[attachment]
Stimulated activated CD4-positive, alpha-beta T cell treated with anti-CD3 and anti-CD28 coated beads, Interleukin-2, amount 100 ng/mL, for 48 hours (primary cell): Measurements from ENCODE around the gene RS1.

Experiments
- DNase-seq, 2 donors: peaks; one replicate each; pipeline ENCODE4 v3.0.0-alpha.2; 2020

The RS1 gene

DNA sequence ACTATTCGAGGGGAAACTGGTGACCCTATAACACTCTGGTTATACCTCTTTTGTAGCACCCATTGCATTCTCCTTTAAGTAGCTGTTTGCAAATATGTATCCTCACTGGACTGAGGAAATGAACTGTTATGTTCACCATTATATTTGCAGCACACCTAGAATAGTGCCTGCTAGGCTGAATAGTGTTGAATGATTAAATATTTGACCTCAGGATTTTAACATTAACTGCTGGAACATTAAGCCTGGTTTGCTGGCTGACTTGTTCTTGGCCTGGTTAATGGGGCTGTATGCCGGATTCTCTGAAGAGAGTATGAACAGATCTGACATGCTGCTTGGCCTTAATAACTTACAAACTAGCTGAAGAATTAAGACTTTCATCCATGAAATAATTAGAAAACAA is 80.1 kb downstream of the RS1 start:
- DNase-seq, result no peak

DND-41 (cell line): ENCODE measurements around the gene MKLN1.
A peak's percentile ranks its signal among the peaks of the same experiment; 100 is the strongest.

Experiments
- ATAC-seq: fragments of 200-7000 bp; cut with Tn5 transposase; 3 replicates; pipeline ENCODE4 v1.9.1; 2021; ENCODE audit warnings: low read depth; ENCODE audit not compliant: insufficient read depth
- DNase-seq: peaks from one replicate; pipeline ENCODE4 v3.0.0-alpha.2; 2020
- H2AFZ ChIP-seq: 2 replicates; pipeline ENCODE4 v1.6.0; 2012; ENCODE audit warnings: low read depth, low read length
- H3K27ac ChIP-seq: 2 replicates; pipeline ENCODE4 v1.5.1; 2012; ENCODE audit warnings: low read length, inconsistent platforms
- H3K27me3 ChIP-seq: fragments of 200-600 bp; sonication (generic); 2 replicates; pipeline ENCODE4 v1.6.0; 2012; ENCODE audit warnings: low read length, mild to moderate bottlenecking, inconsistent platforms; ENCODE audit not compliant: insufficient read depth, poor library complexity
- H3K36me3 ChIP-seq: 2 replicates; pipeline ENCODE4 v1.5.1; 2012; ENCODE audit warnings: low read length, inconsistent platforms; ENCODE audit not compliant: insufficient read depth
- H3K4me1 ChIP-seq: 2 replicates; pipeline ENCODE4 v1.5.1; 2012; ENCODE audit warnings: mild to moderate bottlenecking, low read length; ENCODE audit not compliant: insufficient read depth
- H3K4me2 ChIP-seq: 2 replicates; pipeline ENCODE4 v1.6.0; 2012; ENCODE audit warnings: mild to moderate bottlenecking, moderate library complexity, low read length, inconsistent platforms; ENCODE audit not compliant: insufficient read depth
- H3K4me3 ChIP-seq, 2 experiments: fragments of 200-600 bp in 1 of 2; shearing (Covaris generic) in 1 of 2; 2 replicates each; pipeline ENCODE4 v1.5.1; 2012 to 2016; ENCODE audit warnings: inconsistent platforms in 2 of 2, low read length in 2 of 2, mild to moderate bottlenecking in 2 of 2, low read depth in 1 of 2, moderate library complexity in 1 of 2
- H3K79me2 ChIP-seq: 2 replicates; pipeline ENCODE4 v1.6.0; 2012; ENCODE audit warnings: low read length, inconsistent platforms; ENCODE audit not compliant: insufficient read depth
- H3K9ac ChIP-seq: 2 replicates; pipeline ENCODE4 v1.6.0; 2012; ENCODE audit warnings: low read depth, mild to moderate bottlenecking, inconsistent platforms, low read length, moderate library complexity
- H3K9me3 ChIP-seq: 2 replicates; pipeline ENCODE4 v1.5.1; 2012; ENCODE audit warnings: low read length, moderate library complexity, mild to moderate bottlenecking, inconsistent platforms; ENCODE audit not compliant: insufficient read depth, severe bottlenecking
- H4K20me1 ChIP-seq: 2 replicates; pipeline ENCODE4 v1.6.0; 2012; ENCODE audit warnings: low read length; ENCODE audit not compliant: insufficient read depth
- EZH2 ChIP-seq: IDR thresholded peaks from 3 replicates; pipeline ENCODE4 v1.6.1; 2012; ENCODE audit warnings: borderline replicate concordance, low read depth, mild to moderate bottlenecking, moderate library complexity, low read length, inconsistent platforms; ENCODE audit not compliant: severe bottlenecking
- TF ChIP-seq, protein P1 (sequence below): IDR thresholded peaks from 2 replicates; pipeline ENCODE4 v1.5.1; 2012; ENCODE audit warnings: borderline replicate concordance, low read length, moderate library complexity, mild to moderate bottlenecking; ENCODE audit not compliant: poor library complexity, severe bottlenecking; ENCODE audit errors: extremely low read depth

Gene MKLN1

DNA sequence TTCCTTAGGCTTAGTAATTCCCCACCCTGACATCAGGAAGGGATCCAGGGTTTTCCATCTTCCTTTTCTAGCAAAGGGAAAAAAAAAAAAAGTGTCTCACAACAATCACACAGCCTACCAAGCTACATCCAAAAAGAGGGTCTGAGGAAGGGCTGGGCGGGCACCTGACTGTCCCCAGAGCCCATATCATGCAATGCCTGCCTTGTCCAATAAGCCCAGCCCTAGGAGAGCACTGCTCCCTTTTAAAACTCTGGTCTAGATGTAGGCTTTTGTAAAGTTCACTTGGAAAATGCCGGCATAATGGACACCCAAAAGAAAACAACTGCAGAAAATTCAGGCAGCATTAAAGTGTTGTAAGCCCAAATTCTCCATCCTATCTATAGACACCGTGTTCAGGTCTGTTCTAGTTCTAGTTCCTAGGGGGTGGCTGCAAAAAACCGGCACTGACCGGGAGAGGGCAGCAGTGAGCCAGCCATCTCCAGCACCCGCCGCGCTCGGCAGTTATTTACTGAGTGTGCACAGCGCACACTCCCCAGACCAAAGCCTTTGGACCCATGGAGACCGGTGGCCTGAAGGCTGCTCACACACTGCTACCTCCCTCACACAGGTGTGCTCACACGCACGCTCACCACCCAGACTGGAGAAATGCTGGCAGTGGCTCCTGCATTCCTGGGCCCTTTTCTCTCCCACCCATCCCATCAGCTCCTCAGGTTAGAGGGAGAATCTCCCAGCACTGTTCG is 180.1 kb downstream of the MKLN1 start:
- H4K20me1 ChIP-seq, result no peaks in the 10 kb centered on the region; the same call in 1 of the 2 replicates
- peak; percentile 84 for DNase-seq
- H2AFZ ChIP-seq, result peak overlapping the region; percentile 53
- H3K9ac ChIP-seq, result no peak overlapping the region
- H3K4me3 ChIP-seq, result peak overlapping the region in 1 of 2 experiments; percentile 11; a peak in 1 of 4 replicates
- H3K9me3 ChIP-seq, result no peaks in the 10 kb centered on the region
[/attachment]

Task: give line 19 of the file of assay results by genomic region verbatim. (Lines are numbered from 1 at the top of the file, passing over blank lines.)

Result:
- H3K79me2 ChIP-seq: 2 replicates; pipeline ENCODE4 v1.6.0; 2012; ENCODE audit warnings: low read length, inconsistent platforms; ENCODE audit not compliant: insufficient read depth